They often do not present with symptoms unless they rupture or are especially large, and typically clear up on their own. There are two main types of ovarian cyst, functional and pathological. Functional ovarian cysts are more common. They are short-lived, developing during the menstrual cycle from a follicle (egg sac) or corpus luteum, and usually harmless. Pathological cysts are less common and develop as a result of the abnormal growth of cells.
Both kinds of ovarian cysts are usually benign (non-cancerous), with a higher incidence of cancerous cysts occurring in post-menopausal women.
It is unusual for ovarian cysts to cause symptoms, but when they do they include pelvic pain (which is either severe, sharp, and sudden, or a dull and heavy sensation), pain during intercourse, constipation, increased urinary frequency, menstrual problems (heavy, light, or irregular periods), swollen abdomen with bloating, and in some cases, trouble conceiving.
Diagnosis and Treatment
Diagnosis of ovarian cysts is usually made with a transvaginal ultrasound scan, using a small probe. Any cysts identified may need to be monitored with repeat scans.
If there is any concern that your cyst may be cancerous, a blood test will also be taken. In many cases, the cysts will disappear on their own after a few months. If the cysts are especially large, causing significant symptoms, or potentially cancerous, they can be surgically removed.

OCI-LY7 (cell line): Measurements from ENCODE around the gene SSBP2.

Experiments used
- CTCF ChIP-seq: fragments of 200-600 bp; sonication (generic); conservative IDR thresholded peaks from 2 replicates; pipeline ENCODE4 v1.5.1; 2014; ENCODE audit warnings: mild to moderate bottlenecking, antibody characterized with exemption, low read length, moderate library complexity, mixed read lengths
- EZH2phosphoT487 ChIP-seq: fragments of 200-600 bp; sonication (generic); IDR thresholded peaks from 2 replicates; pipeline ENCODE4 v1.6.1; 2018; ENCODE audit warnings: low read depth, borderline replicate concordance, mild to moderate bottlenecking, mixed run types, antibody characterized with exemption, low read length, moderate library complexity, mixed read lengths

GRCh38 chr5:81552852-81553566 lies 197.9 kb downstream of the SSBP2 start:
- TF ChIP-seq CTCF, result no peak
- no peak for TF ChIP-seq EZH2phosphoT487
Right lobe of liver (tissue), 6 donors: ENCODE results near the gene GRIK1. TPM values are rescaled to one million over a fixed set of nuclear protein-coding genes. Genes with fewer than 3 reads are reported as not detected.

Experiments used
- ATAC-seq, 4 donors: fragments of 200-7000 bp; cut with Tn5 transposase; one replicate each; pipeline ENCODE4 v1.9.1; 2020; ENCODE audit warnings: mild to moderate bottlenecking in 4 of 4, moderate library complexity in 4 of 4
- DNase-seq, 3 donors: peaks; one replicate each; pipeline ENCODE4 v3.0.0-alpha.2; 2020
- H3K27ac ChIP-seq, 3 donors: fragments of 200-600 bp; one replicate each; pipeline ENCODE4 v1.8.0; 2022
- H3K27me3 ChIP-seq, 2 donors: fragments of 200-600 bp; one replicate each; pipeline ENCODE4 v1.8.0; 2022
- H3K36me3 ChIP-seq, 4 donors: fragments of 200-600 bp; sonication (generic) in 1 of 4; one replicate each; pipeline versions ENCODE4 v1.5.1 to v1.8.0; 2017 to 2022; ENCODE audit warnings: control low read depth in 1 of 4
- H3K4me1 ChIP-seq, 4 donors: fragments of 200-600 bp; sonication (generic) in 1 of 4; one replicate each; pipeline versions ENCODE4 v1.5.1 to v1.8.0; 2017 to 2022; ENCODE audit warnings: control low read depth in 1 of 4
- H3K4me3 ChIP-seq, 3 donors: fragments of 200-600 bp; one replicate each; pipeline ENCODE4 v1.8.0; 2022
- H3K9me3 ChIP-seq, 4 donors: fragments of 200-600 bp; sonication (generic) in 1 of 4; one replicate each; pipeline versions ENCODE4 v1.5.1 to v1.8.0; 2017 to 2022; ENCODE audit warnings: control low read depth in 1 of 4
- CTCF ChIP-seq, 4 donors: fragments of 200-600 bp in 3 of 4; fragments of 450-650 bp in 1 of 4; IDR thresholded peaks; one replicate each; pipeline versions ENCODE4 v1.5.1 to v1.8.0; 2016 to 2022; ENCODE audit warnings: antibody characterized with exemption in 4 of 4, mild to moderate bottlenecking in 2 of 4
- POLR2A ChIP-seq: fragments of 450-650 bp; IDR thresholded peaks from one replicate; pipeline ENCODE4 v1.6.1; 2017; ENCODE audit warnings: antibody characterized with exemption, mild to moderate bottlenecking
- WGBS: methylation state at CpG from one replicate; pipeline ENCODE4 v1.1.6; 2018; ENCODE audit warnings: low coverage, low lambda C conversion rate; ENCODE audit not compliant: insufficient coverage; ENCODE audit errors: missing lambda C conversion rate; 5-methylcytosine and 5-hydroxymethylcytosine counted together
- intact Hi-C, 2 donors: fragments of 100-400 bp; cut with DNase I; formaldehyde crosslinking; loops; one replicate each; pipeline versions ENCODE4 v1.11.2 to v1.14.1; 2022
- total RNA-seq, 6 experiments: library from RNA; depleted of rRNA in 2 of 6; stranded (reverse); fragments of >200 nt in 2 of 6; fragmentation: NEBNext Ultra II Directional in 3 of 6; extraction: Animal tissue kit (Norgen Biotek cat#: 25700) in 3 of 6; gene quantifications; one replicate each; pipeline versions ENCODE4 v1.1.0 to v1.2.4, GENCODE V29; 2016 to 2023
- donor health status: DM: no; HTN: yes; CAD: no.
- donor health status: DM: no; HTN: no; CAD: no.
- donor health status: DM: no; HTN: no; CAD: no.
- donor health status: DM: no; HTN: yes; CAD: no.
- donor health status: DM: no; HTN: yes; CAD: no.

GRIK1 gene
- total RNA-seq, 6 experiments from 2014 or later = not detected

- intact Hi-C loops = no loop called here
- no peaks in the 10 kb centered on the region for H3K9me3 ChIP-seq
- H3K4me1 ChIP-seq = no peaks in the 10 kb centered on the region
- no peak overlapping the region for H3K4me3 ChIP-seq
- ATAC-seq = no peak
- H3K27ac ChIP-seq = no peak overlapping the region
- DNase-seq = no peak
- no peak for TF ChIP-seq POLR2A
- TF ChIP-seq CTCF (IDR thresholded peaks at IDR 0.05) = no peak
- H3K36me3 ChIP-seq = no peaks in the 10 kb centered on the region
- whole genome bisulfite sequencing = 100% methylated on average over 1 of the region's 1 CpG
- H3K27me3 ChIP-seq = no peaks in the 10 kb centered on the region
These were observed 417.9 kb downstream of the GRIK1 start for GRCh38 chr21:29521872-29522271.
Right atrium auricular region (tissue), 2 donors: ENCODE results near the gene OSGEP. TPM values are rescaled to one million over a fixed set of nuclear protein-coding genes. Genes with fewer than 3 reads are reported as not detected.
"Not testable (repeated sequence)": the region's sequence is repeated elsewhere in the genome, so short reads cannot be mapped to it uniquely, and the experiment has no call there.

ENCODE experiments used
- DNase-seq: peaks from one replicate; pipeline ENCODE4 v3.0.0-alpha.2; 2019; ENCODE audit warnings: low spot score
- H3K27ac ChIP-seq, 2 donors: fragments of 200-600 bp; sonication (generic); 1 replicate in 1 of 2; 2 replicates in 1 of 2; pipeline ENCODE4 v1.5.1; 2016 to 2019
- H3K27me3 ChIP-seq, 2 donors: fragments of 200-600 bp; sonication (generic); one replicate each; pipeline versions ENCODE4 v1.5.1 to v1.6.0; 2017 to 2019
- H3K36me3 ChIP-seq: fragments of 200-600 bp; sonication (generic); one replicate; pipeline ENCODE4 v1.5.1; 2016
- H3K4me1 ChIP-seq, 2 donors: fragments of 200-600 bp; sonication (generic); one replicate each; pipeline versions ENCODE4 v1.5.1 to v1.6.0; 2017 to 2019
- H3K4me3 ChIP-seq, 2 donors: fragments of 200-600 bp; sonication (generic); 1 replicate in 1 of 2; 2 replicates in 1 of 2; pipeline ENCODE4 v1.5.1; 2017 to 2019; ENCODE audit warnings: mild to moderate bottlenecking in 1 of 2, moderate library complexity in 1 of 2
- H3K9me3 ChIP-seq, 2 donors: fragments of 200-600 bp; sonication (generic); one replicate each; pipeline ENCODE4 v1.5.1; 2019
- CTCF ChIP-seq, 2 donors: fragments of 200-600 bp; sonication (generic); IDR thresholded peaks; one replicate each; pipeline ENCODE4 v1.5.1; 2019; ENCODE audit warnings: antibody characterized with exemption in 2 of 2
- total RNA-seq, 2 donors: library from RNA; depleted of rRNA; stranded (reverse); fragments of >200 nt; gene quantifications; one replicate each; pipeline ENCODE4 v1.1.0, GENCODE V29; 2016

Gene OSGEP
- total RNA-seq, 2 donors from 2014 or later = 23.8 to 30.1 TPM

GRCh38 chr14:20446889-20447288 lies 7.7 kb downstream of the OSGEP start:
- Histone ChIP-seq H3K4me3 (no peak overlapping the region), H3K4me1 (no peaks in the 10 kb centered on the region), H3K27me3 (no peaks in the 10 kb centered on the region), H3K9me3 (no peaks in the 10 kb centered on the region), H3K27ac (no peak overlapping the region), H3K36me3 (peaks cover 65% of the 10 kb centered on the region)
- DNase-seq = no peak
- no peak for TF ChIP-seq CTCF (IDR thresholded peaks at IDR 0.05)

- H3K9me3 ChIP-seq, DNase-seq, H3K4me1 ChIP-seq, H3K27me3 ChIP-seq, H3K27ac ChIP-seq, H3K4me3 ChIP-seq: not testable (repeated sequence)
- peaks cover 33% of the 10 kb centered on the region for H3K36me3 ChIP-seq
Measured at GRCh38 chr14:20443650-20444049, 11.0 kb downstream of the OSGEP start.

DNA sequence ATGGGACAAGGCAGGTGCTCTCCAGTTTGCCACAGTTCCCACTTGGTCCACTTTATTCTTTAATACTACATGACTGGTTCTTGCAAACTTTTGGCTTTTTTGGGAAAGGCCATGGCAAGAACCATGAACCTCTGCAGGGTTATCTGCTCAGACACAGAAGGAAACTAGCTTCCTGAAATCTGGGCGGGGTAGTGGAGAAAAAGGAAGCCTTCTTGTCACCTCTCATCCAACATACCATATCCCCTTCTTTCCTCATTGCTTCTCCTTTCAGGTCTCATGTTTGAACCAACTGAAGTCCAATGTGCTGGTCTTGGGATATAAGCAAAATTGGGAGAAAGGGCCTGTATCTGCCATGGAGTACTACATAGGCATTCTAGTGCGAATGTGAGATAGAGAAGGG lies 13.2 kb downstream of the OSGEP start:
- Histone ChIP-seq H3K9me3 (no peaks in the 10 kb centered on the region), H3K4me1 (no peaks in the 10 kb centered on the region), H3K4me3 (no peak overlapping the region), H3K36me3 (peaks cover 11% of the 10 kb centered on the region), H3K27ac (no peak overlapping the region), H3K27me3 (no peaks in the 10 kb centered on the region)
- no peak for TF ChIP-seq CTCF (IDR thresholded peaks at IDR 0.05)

What to do next
If you are experiencing any pelvic pain or menstrual problems, come and talk to one of our specialists, who can help you find the right treatment. Call us for an appointment.
You may not have any indication of a cyst until it ruptures or is especially large. Sometimes ovarian cysts will disappear of their own accord. If you are experiencing symptoms, speak to a doctor who can examine you and give you a proper diagnosis.
If the cyst is particularly large your doctor may be able to feel it manually when pressing on your abdomen. Usually a transvaginal ultrasound scanner is used for diagnosis.
Not always. It depends on their size and whether they are causing severe pain or other symptoms.